Met officials ‘not aware’ Sarah Everard’s killer was nicknamed ‘the rapist’ by colleagues

By Joe Talora, local democracy reporter

Senior Metropolitan Police officers were “not aware” Sarah Everard’s killer was nicknamed “the rapist” by former colleagues, the Met’s Deputy Commissioner has said.

Wayne Couzens received a life sentence on Thursday for the kidnap, rape and murder of Ms Everard while he was a serving Met Officer.

Serious questions have been asked of the Met over Mr Couzens’ crimes as the judge concluded the killer “had planned well in advance, in all its unspeakably grim detail, what was about to occur”.

Speaking to the London Assembly’s police and crime committee on Thursday, Deputy Met Commissioner Sir Stephen House said Mr Couzens “abused the trust placed in him as a police officer by the public London”.

Disturbing evidence surrounding Mr Couzens began to emerge following his arrest earlier this year, including that he had been nicknamed “the rapist” by colleagues as he made women feel uncomfortable.

Mr House said he was “not aware of” the nickname given to Mr Couzens by his colleagues at the Civil Nuclear Constabulary, where he worked prior to the Met.

He added: “I hadn’t heard it [until] today, to be honest.”

The Met has come under intense scrutiny in the wake of Ms Everard’s murder.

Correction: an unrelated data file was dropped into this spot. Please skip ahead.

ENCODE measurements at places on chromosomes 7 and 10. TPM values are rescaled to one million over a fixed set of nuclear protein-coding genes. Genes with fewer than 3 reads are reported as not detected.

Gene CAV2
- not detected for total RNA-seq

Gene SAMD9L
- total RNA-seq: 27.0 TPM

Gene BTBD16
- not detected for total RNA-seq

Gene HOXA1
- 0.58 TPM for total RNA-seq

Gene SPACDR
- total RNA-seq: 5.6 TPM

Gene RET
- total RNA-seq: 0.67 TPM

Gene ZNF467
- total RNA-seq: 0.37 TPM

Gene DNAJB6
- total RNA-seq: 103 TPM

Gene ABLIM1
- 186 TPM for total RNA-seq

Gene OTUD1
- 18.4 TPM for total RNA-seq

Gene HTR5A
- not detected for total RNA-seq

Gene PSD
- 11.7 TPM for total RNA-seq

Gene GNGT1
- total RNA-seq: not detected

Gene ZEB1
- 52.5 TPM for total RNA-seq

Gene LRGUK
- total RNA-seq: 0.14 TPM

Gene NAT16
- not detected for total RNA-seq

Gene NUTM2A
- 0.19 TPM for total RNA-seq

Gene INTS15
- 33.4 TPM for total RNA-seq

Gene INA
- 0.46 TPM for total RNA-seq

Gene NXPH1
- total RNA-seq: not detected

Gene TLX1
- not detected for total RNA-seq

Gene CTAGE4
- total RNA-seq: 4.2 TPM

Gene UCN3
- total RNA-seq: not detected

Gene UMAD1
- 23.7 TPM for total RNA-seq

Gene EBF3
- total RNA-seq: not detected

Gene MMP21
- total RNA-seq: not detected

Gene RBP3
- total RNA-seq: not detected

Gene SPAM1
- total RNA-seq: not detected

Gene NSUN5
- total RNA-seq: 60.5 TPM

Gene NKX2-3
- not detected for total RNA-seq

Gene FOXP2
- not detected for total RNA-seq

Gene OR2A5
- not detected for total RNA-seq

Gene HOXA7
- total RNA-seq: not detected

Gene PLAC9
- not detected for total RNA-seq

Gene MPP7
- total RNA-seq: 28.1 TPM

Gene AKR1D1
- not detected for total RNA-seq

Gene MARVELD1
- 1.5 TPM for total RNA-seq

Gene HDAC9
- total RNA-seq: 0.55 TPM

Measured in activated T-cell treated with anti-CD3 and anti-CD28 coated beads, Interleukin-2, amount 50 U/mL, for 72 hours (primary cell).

Couzens has been accused of indecently exposing himself in public just weeks before Ms Everard’s murder.

Mr House told Assembly Members an investigation into the reported incident was underway when Ms Everard was killed.

He said: “We had a report that a man had indecently exposed himself a few days before the murder took place. He wasn’t identified at that time as a police officer.

“He was off duty and he exposed himself in a commercial setting and it was reported to the Metropolitan Police Service.”

The Deputy Commissioner confirmed the Independent Office for Police Conduct has been investigating the Met’s handling of the reported incident and he could not comment further until that investigation has concluded.

The Metropolitan Police Service’s vetting process for new officers will be scrutinised as part of an investigation by Her Majesty’s Inspectorate of Constabulary.

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